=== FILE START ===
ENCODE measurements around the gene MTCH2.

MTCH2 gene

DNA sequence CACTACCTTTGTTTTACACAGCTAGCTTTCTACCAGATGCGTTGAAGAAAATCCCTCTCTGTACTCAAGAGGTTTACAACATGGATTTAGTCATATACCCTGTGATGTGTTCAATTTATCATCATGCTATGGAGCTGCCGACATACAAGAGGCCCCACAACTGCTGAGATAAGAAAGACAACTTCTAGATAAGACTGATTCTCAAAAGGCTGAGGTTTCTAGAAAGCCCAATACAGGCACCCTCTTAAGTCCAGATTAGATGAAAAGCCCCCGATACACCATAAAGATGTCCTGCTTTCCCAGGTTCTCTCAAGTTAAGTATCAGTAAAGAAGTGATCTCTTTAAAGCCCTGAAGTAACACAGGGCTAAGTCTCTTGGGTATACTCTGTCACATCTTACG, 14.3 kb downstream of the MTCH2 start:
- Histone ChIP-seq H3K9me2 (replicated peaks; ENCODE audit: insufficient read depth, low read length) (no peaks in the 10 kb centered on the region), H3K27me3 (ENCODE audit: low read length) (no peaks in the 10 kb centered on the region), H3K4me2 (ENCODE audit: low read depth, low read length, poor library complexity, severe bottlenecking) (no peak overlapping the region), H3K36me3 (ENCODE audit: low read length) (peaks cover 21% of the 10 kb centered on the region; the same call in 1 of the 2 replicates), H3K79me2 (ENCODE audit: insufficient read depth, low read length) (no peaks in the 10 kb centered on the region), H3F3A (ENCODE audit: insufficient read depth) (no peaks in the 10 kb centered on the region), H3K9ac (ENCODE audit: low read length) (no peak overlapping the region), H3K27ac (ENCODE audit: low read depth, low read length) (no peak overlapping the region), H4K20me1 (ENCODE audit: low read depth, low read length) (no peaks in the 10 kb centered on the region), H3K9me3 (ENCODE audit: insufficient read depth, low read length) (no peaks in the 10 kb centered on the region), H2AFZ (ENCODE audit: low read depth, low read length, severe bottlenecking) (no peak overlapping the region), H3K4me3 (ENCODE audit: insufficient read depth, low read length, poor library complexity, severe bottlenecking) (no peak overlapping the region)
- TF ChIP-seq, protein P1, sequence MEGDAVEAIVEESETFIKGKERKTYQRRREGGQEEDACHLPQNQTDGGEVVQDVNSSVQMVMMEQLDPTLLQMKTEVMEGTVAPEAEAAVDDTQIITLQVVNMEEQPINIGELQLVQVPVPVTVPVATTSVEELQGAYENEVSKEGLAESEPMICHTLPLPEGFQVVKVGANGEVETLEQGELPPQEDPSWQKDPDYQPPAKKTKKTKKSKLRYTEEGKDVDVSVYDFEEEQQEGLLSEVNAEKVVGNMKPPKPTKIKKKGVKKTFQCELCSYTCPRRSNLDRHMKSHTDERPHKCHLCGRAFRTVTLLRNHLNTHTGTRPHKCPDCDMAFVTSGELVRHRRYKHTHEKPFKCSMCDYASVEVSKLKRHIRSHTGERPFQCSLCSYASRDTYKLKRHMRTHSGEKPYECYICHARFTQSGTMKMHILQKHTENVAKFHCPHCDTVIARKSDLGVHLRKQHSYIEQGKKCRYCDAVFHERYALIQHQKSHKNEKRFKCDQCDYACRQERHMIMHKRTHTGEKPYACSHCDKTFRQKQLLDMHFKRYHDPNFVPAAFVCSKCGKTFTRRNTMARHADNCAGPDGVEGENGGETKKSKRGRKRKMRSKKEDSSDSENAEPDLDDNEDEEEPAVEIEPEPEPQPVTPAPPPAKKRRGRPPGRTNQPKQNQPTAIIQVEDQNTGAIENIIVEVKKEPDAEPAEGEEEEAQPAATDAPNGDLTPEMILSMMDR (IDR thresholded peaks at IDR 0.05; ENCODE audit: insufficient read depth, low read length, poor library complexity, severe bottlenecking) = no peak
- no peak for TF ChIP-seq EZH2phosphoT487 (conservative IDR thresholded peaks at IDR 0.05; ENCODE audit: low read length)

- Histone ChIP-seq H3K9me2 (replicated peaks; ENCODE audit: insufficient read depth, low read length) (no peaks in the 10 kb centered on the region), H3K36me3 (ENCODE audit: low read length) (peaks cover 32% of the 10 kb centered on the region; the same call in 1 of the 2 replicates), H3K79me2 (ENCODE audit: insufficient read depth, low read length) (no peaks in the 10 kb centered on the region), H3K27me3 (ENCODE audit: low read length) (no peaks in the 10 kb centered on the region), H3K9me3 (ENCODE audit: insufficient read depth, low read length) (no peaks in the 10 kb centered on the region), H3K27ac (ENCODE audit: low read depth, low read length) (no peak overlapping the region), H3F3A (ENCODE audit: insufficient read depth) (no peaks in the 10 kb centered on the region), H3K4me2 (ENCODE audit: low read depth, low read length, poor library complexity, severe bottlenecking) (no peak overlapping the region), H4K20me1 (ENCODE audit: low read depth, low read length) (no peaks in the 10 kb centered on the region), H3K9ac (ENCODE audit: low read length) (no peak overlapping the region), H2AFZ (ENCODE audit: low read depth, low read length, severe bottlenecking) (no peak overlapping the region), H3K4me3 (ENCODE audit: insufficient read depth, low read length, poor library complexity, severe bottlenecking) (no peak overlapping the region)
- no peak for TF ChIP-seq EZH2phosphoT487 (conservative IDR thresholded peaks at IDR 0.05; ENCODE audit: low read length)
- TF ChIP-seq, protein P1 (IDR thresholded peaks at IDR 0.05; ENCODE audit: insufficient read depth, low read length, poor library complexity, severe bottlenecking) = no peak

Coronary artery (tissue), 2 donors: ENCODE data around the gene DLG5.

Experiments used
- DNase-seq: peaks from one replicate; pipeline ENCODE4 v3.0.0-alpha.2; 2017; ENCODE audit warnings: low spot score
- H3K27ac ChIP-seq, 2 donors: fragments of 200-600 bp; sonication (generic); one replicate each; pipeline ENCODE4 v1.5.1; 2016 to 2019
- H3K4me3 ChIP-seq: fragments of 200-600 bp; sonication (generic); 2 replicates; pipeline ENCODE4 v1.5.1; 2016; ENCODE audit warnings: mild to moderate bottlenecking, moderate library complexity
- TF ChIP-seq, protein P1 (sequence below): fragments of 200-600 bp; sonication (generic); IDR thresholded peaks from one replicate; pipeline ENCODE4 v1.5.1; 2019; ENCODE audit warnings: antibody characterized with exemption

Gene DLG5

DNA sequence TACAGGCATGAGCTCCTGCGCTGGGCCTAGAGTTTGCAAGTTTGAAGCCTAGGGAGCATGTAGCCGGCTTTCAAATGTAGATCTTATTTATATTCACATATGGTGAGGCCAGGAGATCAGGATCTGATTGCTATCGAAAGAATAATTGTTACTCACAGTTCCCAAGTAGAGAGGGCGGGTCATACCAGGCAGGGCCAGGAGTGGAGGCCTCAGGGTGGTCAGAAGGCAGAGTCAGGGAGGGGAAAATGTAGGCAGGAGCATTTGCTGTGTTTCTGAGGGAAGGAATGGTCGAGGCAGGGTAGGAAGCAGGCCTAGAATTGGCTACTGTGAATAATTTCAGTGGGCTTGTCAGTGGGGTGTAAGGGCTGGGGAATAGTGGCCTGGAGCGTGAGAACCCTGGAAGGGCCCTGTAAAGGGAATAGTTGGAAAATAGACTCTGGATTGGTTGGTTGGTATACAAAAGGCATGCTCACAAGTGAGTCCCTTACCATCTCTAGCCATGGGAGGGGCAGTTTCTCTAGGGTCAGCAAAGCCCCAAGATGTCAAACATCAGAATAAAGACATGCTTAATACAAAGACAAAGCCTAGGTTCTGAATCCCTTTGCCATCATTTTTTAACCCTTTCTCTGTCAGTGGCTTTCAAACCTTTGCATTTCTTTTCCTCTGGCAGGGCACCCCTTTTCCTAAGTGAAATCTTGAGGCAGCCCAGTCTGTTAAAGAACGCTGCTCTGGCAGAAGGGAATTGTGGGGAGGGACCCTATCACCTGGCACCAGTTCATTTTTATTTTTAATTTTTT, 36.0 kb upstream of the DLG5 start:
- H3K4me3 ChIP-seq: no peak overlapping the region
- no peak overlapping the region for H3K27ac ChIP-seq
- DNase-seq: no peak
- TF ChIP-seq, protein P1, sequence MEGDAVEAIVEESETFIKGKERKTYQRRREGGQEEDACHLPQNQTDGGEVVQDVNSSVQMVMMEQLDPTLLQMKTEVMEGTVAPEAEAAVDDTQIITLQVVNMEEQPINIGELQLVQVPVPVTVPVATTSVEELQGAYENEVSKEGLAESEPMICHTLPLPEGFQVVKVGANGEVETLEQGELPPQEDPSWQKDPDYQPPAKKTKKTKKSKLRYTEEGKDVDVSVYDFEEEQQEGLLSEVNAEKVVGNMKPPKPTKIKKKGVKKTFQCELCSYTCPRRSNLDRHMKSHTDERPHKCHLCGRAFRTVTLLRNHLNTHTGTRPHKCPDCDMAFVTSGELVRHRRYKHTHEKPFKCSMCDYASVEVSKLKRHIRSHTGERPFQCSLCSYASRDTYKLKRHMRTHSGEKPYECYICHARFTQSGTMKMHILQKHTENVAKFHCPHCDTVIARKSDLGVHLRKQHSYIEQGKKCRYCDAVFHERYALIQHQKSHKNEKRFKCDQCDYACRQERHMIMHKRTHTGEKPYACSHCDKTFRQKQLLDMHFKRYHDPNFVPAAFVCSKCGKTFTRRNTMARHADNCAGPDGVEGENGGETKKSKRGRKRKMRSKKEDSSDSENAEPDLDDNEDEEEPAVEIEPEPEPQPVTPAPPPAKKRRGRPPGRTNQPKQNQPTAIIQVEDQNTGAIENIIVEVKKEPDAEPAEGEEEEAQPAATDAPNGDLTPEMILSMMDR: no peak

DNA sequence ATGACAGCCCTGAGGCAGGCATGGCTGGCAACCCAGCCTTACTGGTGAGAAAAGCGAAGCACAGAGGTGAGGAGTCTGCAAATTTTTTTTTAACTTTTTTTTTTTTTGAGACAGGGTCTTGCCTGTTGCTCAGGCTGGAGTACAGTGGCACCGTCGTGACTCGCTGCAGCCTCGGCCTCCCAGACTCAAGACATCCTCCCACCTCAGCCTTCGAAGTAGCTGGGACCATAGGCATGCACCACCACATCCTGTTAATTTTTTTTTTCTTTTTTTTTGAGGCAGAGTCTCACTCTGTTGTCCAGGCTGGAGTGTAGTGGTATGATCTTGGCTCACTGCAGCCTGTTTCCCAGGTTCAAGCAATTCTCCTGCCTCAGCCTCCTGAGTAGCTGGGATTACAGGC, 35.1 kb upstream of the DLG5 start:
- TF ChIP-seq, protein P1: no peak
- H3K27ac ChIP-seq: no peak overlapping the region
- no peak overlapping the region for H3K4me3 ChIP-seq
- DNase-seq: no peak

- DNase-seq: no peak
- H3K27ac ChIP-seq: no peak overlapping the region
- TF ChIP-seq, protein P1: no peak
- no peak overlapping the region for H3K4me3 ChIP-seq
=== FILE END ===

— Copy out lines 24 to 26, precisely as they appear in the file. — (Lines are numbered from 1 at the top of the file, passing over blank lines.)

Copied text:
- H3K27ac ChIP-seq: no peak overlapping the region
- no peak overlapping the region for H3K4me3 ChIP-seq
- DNase-seq: no peak